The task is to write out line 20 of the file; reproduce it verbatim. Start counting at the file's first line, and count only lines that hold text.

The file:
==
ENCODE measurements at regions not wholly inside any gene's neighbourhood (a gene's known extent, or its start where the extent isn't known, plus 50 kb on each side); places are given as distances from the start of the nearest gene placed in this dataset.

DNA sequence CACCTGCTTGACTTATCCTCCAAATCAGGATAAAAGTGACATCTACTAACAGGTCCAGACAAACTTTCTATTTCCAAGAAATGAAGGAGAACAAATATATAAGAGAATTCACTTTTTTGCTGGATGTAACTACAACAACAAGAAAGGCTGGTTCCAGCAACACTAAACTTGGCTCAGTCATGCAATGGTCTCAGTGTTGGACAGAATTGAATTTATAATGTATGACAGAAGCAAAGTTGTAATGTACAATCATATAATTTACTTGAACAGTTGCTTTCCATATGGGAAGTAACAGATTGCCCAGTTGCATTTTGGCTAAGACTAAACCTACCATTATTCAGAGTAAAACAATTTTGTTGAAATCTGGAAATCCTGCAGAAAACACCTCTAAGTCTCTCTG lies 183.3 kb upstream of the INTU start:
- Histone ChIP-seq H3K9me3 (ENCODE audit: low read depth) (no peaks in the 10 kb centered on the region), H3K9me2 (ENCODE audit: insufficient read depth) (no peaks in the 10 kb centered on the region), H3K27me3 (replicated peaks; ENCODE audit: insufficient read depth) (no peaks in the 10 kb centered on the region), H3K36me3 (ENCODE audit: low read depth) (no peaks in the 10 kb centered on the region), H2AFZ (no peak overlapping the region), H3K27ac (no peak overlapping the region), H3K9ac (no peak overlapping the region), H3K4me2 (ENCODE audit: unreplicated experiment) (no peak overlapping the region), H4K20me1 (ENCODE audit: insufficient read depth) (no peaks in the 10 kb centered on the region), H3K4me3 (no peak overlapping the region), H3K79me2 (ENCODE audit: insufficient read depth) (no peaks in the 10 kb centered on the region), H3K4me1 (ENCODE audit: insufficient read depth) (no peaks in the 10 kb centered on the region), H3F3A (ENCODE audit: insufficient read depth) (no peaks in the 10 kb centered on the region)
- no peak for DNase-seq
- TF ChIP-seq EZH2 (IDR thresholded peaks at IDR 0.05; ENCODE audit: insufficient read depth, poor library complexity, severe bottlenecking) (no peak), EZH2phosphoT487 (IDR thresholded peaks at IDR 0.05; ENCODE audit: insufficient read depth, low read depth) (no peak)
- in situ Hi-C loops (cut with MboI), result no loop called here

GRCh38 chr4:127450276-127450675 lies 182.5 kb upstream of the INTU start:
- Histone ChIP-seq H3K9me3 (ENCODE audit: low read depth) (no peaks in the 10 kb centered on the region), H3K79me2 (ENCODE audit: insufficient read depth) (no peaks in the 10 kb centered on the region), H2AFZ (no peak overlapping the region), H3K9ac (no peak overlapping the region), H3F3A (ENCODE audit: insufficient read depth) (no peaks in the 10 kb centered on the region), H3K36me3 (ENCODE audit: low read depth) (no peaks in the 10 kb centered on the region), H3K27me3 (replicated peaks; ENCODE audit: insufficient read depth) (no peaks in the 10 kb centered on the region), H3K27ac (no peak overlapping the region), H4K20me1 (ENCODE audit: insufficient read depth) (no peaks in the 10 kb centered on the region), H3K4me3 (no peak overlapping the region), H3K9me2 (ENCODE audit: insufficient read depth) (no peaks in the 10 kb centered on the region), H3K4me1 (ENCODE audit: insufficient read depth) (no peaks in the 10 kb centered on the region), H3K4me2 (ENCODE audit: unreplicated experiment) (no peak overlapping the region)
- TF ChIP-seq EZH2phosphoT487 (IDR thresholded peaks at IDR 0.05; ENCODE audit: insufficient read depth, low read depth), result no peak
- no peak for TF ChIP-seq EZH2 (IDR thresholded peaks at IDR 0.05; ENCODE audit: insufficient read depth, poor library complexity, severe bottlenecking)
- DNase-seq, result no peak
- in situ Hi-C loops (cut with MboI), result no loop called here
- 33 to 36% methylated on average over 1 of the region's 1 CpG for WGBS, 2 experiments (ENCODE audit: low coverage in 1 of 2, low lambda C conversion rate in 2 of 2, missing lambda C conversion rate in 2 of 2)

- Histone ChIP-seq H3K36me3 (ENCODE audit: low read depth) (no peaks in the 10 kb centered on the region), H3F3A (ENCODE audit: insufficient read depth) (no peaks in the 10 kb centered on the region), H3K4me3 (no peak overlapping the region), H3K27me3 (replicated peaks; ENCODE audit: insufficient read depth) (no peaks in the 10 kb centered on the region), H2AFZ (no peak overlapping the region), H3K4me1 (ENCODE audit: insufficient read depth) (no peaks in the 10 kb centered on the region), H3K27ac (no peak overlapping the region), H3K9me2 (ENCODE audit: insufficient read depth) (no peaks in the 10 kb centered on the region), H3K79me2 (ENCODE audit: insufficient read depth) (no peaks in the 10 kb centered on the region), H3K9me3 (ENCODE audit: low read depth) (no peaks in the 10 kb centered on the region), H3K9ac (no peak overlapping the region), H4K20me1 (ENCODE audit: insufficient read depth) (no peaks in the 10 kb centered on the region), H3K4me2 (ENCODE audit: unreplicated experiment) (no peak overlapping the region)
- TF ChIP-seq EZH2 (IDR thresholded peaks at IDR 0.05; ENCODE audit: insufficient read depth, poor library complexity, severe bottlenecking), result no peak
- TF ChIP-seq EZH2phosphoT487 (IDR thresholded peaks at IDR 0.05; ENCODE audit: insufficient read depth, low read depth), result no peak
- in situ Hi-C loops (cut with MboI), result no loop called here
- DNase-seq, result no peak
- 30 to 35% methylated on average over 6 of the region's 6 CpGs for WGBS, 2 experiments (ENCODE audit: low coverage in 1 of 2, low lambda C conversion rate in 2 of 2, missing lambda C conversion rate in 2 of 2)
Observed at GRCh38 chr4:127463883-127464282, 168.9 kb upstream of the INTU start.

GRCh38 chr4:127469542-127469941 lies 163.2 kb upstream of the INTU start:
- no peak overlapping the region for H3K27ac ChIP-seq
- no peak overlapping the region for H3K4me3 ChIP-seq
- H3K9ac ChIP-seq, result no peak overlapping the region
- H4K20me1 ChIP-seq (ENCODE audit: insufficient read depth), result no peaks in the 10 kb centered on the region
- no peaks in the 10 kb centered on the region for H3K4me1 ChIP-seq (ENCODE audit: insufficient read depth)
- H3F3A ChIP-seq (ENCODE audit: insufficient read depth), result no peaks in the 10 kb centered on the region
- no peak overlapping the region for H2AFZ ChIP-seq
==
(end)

Observed at GRCh38 chr4:127463883-127464282, 168.9 kb upstream of the INTU start.